There are not many movies out there like “Brand Upon the Brain.” When it premiered at the Toronto Film Festival, it was accompanied by a live orchestra, narration, and a set of Foley artists (ie, sound fx guys.) Yes, it is a silent film. Made in 2006. Now you’re starting to get the picture.
It had a limited theatrical run (sadly, not many theaters are equipped with live orchestras these days.) Surely it’s weird stuff like this that makes living in the big city worthwhile, despite the rats and smog. I wasn’t sure it was going to be released on DVD at all, but thankfully Criterion has picked it up. There are 6 different narrator choices on the disc. I went with Isabella Rossellini. I’ll let you make your own choice.
Surreal, silly, pulpy, and subterranean, “Brand Upon the Brain” feels like a collaboration between Salvador Dali and Franklin W. Dixon, the guy who created the Hardy Boys. 12 year old Guy lives on a mysterious island with a bunch of orphans. The island is ruled by his mother, who may be the worst matriarchal figure ever – she rules via telescope and a thing called an “aerograph,” a sort of telephone that can only be used when one is speaking to a loved one – or when one is hopping mad. She routinely threatens to sell the island (which Guy is due to inherit) and/or commit suicide to make her children and the orphans do what she wants.
Wendy Hale, one half of the crack teen detective team “The Lightbulb Kids” shows up on the island to investigate mysterious holes in the orphans’ heads. But Wendy falls in love with Guy’s free-spirited sister and disguises herself as her own twin brother Chance in order to woo Sis with a pair of kissing gloves. Naturally, the investigation falls by the wayside, until a bizarre series of events leads to a bizarre series of revelations, which leads to another bizarre series of events, which… well, you’ll just have to watch the movie.
“Brand Upon the Brain” certainly ventures into some swampy acreage. Director Guy Maddin is in love with all kinds of pulp material, though Quentin Tarantino he’s not. The Hardy Boy gee-whiz earnestness gets crossbred with a much grittier type of pulp mag material, the kind that hosts lesbian vampires and the like. And underneath the pulp sexuality simmers another level of sexual preoccupation; Guy and his mother have a slightly icky relationship, and then there’s the whole thing with his naked resurrected father and the nightly visits that make Mother twenty years younger.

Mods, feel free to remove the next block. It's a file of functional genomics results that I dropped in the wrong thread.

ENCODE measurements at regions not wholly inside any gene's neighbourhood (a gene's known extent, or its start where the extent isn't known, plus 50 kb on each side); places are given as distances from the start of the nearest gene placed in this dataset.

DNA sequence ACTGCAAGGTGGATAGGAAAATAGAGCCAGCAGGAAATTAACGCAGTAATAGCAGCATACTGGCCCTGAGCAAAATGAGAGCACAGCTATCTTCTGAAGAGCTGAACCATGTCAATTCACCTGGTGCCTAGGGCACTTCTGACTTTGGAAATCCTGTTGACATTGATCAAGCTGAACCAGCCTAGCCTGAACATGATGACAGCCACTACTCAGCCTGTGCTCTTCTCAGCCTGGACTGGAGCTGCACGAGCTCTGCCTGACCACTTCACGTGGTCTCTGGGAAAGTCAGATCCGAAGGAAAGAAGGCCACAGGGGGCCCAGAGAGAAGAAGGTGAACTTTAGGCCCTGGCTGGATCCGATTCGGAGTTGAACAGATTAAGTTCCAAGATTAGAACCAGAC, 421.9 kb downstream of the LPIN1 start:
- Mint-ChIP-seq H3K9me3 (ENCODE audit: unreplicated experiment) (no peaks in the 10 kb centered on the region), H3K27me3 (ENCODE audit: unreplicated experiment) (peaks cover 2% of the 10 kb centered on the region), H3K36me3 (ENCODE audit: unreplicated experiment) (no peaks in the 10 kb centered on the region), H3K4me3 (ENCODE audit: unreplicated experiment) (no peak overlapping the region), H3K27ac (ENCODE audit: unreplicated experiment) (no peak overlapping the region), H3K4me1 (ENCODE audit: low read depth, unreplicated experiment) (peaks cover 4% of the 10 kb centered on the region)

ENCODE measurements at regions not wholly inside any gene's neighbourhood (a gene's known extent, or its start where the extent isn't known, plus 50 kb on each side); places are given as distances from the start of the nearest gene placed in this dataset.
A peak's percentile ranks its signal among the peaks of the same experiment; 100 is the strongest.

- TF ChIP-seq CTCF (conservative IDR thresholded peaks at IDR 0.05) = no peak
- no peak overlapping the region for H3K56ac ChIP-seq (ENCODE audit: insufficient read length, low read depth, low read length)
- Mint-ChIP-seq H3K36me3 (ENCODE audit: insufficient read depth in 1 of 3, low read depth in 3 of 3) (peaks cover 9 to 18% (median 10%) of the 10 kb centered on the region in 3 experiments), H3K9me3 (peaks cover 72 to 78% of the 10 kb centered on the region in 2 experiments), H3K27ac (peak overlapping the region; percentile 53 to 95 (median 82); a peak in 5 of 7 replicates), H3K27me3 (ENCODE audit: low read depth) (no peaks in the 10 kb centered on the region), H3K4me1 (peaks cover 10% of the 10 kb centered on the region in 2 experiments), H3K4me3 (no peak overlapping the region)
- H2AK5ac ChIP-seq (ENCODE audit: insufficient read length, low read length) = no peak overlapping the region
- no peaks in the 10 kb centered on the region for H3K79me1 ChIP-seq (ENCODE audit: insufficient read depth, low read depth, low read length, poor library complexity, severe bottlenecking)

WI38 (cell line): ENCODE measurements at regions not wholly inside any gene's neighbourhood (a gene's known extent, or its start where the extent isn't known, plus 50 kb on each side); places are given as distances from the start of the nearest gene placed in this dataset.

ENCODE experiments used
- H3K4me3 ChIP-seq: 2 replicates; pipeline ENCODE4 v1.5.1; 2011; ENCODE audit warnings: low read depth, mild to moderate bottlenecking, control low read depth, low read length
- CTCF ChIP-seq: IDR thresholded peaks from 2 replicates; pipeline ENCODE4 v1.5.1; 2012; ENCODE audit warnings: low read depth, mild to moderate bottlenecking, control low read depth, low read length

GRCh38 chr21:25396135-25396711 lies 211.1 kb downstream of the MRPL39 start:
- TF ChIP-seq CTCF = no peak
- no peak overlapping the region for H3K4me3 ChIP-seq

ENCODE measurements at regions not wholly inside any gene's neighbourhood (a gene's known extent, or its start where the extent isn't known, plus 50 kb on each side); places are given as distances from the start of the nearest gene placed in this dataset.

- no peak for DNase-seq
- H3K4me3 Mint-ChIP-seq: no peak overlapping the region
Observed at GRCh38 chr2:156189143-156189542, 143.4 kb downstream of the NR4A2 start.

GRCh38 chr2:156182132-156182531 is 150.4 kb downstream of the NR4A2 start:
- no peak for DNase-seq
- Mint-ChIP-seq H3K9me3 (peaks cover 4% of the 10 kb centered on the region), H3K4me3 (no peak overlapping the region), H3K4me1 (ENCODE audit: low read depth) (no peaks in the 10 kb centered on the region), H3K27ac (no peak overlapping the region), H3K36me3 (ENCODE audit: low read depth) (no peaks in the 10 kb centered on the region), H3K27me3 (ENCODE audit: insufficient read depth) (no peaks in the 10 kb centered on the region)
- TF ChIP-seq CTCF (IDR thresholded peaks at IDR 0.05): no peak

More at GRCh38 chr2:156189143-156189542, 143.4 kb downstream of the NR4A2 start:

Filmed in black and white, taking enthusiastic advantage of old tricks like iris lensing, double exposures, and partially blurred images, “Brand Upon the Brain” is fascinatingly original, but can be a lot to handle. It’s edited at a hyper, sometimes headachy pace – I would guess that no image is on the screen for more than four seconds. Then cut, then cut, then cut. Once upon a time, I would’ve suggested this be watched while in a “chemically altered” state. I realized last night I was wrong about that. “Brand Upon the Brain” doesn’t require drugs; it works like a drug itself. If you allow it to, it will alter your state of consciousness, lead you through a weird, trippy, surrealistic experience. If you resist it, you might be in for a bad trip.
- if you’d jump at the chance to go see a modern silent movie accompanied by a live orchestra, Foley artists, and a narrator.
- If you dream vividly and write down your dreams, but never get around to interpreting them.
- If the idea of a movie that might be able to function as a drug intrigues you.
- If you’re an art major. Particularly a performance art major.
- if you consider yourself a normal person.
- If you’re epileptic, and prone to seizures induced by rapidly changing images.
- If you grew up on a mysterious island populated by orphans, and the memory is painful for you.